The Joplin Globe, Joplin, MO

Opinion

April 23, 2009

In our view: Equity in coverage

Parents whose children have muscular dystrophy rely on their health insurance to assist in making sure their child gets the care he or she needs. The same can be said for the parents of children with juvenile diabetes, leukemia, or hearing or vision disorders.

That same assurance isn’t there for parents of children diagnosed with autism.

But, on Thursday, Missouri moved a step closer to making that happen. The Senate passed legislation requiring some insurers to provide coverage for treating children with autism.

According to The Associated Press, the legislation would require group health insurance plans to cover the diagnosis and treatment of autism for children younger than 18, beginning in 2010.

It specifically would require coverage for a costly type of treatment known as “applied behavioral analysis,” which some parents say is particularly helpful for their autistic children. Insurers would have to cover up to $55,000 annually for such treatment for children younger than 15.

Sen. Gary Nodler, R-Joplin, who voted in favor of the bill, said his decision was based on the premise of right and wrong.

“When there are actual medical conditions that require care, I’ve never been of the opinion that it’s right to exclude coverage for certain medical conditions.”

Nodler said that objections to the bill are linked to fear that it will drive up insurance costs.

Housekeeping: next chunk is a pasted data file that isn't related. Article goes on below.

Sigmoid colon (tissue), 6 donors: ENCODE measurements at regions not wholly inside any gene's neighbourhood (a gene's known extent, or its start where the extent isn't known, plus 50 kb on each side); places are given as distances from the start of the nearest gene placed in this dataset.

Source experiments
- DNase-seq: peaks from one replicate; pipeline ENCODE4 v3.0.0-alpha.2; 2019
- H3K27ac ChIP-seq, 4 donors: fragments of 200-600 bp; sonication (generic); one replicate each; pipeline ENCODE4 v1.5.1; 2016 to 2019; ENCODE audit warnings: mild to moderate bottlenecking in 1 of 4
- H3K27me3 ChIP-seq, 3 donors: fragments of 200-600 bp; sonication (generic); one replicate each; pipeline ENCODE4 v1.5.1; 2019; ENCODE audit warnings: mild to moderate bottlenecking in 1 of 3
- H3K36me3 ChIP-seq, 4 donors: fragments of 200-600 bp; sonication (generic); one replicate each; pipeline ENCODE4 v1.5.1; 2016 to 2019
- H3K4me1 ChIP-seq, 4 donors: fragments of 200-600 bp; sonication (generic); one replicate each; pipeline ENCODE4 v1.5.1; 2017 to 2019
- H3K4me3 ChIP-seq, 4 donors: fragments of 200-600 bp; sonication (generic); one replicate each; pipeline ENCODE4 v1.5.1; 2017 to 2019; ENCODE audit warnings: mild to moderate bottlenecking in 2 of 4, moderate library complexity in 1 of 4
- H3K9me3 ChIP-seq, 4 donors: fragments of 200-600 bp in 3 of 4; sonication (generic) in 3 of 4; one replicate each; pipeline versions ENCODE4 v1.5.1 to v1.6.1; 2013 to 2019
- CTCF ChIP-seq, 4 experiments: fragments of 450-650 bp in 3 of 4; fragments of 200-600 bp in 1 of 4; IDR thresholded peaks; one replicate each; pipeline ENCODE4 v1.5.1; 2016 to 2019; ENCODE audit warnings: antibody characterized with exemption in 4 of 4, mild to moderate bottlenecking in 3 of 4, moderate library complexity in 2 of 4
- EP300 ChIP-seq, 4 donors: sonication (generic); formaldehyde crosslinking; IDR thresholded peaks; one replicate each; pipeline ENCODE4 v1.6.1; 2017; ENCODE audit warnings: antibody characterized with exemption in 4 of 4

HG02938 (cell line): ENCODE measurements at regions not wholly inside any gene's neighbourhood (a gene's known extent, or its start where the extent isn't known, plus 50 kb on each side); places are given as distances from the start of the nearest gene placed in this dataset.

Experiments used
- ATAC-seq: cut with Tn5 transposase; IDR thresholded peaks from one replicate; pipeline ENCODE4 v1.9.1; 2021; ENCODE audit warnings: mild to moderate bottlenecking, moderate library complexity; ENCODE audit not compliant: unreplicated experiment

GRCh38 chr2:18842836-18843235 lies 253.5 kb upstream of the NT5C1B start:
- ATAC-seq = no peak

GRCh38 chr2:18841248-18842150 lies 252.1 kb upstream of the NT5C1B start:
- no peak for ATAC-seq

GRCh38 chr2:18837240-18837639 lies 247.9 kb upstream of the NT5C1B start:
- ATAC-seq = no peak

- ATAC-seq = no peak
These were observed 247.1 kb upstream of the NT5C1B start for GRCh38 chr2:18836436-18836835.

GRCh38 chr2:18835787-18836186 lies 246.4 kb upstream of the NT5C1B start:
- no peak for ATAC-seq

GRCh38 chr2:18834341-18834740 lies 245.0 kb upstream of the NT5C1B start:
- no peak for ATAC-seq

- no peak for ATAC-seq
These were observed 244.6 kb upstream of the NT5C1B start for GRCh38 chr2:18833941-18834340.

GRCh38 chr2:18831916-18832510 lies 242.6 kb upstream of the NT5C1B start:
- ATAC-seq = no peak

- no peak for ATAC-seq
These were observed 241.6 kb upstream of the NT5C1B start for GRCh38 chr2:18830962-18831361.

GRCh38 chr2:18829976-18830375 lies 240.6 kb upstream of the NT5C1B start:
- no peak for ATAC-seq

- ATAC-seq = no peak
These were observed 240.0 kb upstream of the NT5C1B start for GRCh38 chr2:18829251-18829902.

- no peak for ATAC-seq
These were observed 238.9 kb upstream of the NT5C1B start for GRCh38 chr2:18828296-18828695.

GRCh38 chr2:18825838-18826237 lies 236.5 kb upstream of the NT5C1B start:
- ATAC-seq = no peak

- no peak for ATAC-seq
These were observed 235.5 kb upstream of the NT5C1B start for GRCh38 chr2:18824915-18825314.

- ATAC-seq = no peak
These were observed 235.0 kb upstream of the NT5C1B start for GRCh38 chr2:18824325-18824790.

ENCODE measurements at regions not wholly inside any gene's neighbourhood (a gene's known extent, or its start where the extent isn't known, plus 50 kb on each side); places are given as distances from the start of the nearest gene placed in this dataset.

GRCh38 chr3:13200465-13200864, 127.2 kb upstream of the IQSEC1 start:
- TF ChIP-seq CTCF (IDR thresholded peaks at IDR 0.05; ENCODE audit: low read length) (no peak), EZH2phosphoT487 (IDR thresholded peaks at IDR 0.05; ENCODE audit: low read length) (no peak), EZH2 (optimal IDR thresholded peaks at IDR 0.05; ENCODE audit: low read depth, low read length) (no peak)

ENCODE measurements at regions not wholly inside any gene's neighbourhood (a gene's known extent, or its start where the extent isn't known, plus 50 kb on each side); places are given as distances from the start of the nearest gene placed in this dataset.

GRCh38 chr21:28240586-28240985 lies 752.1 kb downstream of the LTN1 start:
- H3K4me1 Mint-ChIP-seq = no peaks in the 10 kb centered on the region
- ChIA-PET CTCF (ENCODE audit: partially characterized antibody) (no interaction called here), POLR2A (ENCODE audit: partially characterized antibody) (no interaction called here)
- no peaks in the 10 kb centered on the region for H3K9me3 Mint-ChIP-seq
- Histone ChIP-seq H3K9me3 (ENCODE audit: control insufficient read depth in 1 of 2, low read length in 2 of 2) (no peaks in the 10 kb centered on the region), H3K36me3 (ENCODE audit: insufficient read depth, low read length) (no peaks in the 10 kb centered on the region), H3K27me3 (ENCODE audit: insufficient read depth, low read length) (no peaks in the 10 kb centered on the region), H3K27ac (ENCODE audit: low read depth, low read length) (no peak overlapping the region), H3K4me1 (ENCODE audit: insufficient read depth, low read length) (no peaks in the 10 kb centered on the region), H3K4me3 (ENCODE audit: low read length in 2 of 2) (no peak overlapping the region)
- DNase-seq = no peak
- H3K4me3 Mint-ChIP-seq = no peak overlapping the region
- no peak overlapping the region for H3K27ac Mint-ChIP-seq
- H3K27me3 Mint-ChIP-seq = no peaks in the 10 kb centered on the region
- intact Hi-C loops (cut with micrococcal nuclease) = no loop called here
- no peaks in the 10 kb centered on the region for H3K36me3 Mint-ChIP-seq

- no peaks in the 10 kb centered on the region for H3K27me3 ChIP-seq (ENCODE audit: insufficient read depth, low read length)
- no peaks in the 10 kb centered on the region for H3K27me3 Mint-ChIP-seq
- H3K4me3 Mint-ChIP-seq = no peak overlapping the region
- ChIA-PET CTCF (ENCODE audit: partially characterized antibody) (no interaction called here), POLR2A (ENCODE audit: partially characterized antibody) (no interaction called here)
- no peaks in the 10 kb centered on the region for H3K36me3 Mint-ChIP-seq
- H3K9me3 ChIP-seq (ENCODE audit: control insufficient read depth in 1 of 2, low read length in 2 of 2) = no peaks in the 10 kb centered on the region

“I can’t say absolutely that it won’t, but that should be a separate issue. Bottom line, it’s the right thing to do.”

Paula Baker, chief executive officer of Ozark Center of Joplin, which serves as the overseeing agency for Ozark Center for Autism, said in the 11 states that have passed the same law, insurance costs have gone down because the early intervention saves money later.

“Autism is treatable. When treated early, a child can grow up and go to school, go to college, get married. Why shouldn’t insurance cover that treatment?” she said in a phone interview with the Globe.

The Senate passed the bill 29-2 on Thursday. The bill now goes to the House, where a separate version has stalled.

We applaud the Senate for doing the right thing. We would ask our state representatives to pass this legislation, so children with autism receive the same health coverage afforded to others.

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